Other nutritional experts, including some of Sears’ former colleagues, are critical of his conclusions from the scientific evidence, contending that he has distorted or exaggerated the meaning of much of the basic research. They point out that no direct studies to verify his conclusions have been performed.

The 40-30-30 ratio of The Zone diet applies to all meals all the time, and a broad range of foods are allowed, so there are no confusing schedules or conditions that need to be memorized.


Eat Healthy on a Budget

Healthy eating on a budget doesn’t have to be difficult. In fact, once you develop a habit of shopping for and cooking fresh foods creativity you might never go back to packaged, processed or fast food again. For the athlete on a budget the following tips may help you make better, cheaper meals that taste fabulous and trim your waistline along with your food budget.

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1. Drink More Water and Less of Everything Else

picturegarden / Getty ImagesLet go of sodas, juices, soy lattes, alcohol and fancy energy drinks in favor of tap water and you will make an enormous dent in your grocery budget and probably improve your health in the process. Depending on where we live, most of us don’t need to pay for healthy hydration. 

2. Buy More Frozen Vegetables
Frozen vegetables are just as nutritious as many fresh vegetables because they are frozen shortly after picked. In some cases and particularly during the winter months, frozen may be even fresher than what you’ll find at your local grocery store. The best frozen vegetable choices include broccoli, peas, carrots, spinach, and mixed vegetables ready to add to your next stir fry.

3. Cook Enough to Have Leftovers
One-pot dishes like stir-fry, soups and stews made at home with fresh or frozen vegetable, lean meats, tofu, olive oil and fresh spices are satisfying and inexpensive meals that go a long way. Package up leftovers for the next day’s lunch or freeze leftovers for later in the week.

4. Invest in Reusable Food Storage Containers
If there is one area to invest in that can help you save money and eat healthy it may be by purchasing quality, reusable food storage containers. Different size and shapes that are microwave-safe, and easy to pack and carry with increase the likelihood that you will bring food with you. Packing leftovers the night before or making several lunches at a time will ultimately help you control your portion size and eat fresh for less.
Compare prices on Food Storage Containers

5. Support Your Local Farmer’s Market
Not only will you support your local economy, but you will find high quality, fresh, in-season fruits and vegetables that are often organic. Local farmers can often provide a better price because they have less overhead and transportation costs. Talk with the growers and learn about their produce and favorite ways to prepare it and you may find some new favorite recipes and healthy meals.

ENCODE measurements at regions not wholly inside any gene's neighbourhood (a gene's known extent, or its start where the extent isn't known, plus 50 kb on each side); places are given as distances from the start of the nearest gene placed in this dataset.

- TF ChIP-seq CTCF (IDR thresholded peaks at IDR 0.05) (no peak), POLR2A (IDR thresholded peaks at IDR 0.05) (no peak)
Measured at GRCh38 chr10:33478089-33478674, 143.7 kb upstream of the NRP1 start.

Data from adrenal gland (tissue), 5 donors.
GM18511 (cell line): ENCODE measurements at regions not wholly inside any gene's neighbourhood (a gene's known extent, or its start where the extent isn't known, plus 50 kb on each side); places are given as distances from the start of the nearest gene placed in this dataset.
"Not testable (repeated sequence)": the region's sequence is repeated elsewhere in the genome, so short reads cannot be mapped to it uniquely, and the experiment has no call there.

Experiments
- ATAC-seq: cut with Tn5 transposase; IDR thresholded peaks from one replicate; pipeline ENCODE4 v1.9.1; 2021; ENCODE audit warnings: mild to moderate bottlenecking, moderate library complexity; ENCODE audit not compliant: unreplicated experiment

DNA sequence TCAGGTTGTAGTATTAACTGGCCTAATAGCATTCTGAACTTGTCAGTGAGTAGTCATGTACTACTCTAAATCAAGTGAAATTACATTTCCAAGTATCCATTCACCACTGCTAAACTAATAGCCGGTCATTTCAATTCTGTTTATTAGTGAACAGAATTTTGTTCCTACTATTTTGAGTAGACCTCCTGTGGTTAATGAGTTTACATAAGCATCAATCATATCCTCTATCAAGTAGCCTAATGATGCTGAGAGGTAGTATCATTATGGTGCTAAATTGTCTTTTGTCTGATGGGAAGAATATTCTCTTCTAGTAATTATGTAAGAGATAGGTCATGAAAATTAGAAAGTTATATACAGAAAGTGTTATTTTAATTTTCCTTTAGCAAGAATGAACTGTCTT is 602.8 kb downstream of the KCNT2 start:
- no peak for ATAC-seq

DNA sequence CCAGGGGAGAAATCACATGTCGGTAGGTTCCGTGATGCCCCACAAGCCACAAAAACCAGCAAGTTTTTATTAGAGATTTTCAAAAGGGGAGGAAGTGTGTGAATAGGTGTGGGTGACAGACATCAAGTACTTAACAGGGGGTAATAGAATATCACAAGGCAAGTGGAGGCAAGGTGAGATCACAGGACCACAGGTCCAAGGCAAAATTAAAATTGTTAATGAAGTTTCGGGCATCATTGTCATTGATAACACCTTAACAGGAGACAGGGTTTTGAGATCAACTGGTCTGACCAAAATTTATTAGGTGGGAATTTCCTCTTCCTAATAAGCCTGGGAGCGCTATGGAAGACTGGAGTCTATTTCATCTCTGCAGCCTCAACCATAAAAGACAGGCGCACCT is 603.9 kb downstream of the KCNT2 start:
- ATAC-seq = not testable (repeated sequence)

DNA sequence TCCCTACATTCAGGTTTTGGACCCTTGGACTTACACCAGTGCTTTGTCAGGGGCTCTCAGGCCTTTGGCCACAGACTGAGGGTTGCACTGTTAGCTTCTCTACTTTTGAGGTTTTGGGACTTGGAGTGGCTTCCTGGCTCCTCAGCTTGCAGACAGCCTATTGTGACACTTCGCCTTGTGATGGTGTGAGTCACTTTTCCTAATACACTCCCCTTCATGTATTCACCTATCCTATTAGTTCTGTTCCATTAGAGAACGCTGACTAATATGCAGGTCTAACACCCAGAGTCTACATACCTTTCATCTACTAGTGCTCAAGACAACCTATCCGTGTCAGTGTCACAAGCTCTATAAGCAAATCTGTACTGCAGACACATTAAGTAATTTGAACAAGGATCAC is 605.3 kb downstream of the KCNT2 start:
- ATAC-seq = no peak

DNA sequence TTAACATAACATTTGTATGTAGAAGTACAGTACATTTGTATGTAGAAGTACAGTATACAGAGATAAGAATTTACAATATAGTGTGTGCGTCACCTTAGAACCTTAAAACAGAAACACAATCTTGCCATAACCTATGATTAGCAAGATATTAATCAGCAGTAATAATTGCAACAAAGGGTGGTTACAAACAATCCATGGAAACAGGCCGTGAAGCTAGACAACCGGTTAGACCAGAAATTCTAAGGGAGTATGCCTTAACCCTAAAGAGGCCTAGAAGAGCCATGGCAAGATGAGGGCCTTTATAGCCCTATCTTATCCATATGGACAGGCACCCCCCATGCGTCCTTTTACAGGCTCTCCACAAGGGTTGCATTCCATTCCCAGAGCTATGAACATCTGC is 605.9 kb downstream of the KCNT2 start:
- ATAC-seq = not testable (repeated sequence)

6. Give Up Breakfast Cereals
Breakfast cereals are not only expensive, but most offer little nutritional bang for the buck. And although the label may say it has 12 servings, do you know anyone who manages to eat just “one serving” of cereal at a time? You’re far better off with homemade oatmeal or a simple hard-boiled egg with fruit and whole grain toast.

7. Limit Processed, Packaged and Single Serving Foods
It may be a bit more work initially to make your own sandwiches, soups or salads, but the effort will save you big bucks. The price you pay for one or two packaged sandwiches at the deli could buy the fixings for a week’s worth of homemade lunches. Additionally, you control what you put in it — and have a sandwich you love as a result.

8. Cut Out the Energy Bars and Drinks
RossLand / Getty ImagesEnergy bars and beverages may be convenient and nutrient-dense, but they are expensive and can easily be replaced by less costly “real food.” Consider as replacements: an apple, a banana, a handful of dried fruit & nuts, about 3 fig newtons, or a cheese and tomato or tuna sandwich. Wash it down with tap water and you’ve replenished your energy stores and saved yourself some cash.

9. Eat Out Less Often
Eating out is not only expensive, but frequently unhealthy. Restaurant food is often full of fat and calories hidden in sauces, oils and butter. And while fast food lunches may appear to be fast, convenient and cheap, the lack of nutritional value is the real price you’ll pay.

10. Share Entrees
If you like to eat out, or have a lifestyle that includes going to restaurants, you don’t have to give it up to save money. But think about what you order and how much you consume at one meal? Most restaurant portions are massive and far more than we need to consume. But face it, we tend to eat what’s in front of us and when dining out that means usually we overeat. Why not consider sharing an entree? Chinese, Thai and Italian cuisine is perfect for sharing. Another way to eat out and save money is by taking advantage of happy hour menus when the same meal is about half-price.


Kale, It’s a Vegetable

When you mention kale, the majority responds with raised eyebrows and mumble “Huh”? “What’s that”? Kale is an old, hardly noticed and powerful green food. Kale is a leafy green vegetable with a mild earthy flavor. The ideal season for kale is between mid winter and early spring where it can be found in abundance in most produce sections of local grocery stores. However, kale usually is available year round. Righteously so, kale is starting to garner well deserved attention amongst dieticians and other health care professionals. This is due to its natural and nutrient rich phytochemical content which brandish unparalleled health promoting benefits. Kale is a nutritional powerhouse.